But nevermind that now. I was descending, and not quite so into-the-wind as during the first half of the day. And I still had a little over 4 hours until sunset! I briefly stopped at the gas station near Taldan to buy some new water bottles, and full of expectations, pressed on.
Until 45 km from Never, when the squeaking came back, and suddenly a big sproing on my bike went "Sproing!"
Worried that I might have just lost a spoke (I have backups; I can fix that... but it's a pain), I looked down and saw that my tyre had completely blown out, bringing me to a swift halt.
I changed the tyre, and checked all the spokes. They all seemed to be fine. Was that just a particularly loud blowout that I'd heard? I was suspicious, but I didn't see anything else immediately wrong. Until I was about to load everything back on the bike and saw that the front derailleur had twisted itself all around, causing a kink in the chain and at low gear, poking into the tyre. Hence the blowout.
Sigh. Well, whatever got twisted could be untwisted. I did so, and tightened the bolts, praying that that was all that had caused the problem in the first place; bolts that had come loose, as opposed to something more serious. And then replaced the chain, and got back on the road. An hour and a half down.
It was now only an hour to sunset and with 45 km to go, I obviously wasn't going to make that, but with any luck it wouldn't be too much later.
The wind was pretty much gone and I was making decent time again. Sunset with a little under 30 km to go, and then 23km from the hotel, an uphill.
Not the slight, very gradual net increase of the previous couple of days, but now suddenly the first real uphill since Zavitinsk: 5km of 6% (or so?) grade.
(Hill grades here are hard to tell. The signs lie. I am entirely convinced that the highway crews have a stock of signs with various grades written on them, and they just pull one out at random. I've seen numbers anywhere from 3% to 12% and they seem to bear no. correlation. whatsoever. to how steep the hill actually is. Some of the steepest hills have been posted as 4% or 5%. Some of the 10%+ hills have turned out to be nearly nothing.)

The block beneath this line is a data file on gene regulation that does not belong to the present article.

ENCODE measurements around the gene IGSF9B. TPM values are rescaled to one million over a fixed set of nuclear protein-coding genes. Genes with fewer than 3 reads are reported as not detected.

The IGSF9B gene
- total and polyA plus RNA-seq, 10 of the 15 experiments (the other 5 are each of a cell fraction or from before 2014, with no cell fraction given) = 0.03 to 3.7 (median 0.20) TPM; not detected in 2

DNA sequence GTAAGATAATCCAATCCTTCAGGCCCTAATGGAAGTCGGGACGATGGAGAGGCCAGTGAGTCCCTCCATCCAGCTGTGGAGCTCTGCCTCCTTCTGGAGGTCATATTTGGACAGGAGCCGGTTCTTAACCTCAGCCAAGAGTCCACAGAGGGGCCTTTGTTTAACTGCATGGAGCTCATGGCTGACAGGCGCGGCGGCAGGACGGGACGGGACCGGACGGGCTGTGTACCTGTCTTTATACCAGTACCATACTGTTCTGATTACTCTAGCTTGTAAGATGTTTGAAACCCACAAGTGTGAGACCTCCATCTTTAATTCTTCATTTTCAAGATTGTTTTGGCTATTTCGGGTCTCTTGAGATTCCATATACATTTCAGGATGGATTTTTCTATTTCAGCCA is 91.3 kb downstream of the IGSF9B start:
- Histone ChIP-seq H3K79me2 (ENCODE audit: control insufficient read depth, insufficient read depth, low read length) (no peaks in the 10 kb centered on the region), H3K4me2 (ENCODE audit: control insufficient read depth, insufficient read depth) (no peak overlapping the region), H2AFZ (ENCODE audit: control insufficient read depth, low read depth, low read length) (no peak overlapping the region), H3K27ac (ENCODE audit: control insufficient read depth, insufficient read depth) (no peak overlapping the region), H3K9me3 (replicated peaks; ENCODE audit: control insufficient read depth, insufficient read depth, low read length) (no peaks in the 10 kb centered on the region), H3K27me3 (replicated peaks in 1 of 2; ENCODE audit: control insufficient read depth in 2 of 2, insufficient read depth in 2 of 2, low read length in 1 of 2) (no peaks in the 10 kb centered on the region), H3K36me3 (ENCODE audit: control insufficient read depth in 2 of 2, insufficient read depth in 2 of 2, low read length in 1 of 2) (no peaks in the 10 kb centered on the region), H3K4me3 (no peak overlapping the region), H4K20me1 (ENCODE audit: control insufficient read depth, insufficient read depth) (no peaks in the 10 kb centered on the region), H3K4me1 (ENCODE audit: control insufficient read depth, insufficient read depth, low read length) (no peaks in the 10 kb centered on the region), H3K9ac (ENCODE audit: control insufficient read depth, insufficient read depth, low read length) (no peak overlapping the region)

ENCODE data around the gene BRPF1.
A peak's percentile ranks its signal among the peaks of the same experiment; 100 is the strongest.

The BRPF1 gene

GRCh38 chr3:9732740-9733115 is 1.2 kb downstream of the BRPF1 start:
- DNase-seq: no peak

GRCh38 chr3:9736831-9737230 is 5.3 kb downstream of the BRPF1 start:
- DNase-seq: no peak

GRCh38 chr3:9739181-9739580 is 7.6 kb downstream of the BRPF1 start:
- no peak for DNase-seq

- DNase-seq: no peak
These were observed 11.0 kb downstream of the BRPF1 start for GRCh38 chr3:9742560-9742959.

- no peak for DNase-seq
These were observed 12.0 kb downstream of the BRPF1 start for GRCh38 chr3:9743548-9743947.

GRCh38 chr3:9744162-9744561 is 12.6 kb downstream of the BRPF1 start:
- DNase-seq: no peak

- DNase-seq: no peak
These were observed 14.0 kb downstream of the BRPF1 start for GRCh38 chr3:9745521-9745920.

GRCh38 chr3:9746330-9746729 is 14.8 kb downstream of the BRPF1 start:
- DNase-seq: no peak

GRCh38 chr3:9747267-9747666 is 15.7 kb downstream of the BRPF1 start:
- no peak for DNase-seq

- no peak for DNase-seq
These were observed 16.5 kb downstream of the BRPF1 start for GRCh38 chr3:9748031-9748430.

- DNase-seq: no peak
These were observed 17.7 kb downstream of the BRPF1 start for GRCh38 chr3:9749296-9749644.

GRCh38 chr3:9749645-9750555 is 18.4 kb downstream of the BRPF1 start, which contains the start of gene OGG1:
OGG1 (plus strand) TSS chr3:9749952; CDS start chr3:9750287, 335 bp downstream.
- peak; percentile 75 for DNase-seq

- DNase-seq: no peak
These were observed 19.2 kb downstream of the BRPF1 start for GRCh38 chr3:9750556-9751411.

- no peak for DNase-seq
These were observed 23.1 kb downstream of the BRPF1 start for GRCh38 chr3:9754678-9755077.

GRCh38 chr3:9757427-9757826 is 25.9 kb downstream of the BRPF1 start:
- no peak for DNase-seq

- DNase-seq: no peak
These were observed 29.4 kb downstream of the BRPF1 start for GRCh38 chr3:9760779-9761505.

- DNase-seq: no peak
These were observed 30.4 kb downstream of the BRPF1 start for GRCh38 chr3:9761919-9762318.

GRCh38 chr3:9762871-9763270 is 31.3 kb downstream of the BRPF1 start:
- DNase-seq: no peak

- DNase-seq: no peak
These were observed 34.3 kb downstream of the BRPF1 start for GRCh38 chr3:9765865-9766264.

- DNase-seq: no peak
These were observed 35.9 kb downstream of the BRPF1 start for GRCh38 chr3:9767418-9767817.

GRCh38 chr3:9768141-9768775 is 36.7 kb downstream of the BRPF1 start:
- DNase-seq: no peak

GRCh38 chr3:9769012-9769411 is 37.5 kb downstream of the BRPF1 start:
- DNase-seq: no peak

So I'm not sure exactly how steep it was, but 6% seems as good an estimation as anything. And the 5km was definitely right.
So that took over half an hour to climb.
At least there was a downhill on the other side... until halfway down things started feeling soft. I checked the tyre, and found I was riding nearly on the rims.
One fixed tyre later, it was starting to get definitively dark, and I made it another 5 km. The dark made it hard to see what was on the road, and I went over a big pointy rock. There went another tyre - the third of the day.
13km to go; it was past 11:30. I could still make this by midnight? Maybe? I started passing places along the side of the highway that looked like they would make promising campsites. But no. No, at this point I was going to get to that hotel, even out of just stubbornness alone.
I needed the hotel to check me in, I needed to get power for my phone, and...
...and I was riding on a flat tyre. Again.
Part of the problem with riding at night, of course: you can't see all the little bits and pieces on the highway that you'd normally want to avoid. Whether rocks, or other detritus. There are a lot of (truck) tyre parts strewn over the shoulders, and those are the worst. Because they come with little slivers of metal ribbing that easily poke into a bike tyre and cause a puncture. But in the black of night, with the black of the tyre against the black of the road...
I began to think I might never make it to Never. (The jokes, they write themselves...)
But no: I was 4km from the hotel. I was so close! I could even see the lights just ahead in the distance. I felt like I could walk it. I almost was about to walk it, except that with all the weight on the bike, even doing that would have caused problems for my wheel.
So at past midnight, there I was, unloading all my saddlebags and panniers, so I could turn the bike over and fix the FOURTH flat tyre of the evening. To say I was "grumpy" would have been an understatement.
But also more stubborn and determined to make it than ever.
Small blessings: the butterflies aside, it had not been a particularly bug-filled day. The mosquitoes and black flies, for whatever reason, had been almost entirely absent. I just realized as I was fixing the flat. I was almost entirely unbothered by insects!
Finally fixed, finally back on the road, finally almost there, and I once again felt a telltale squishiness...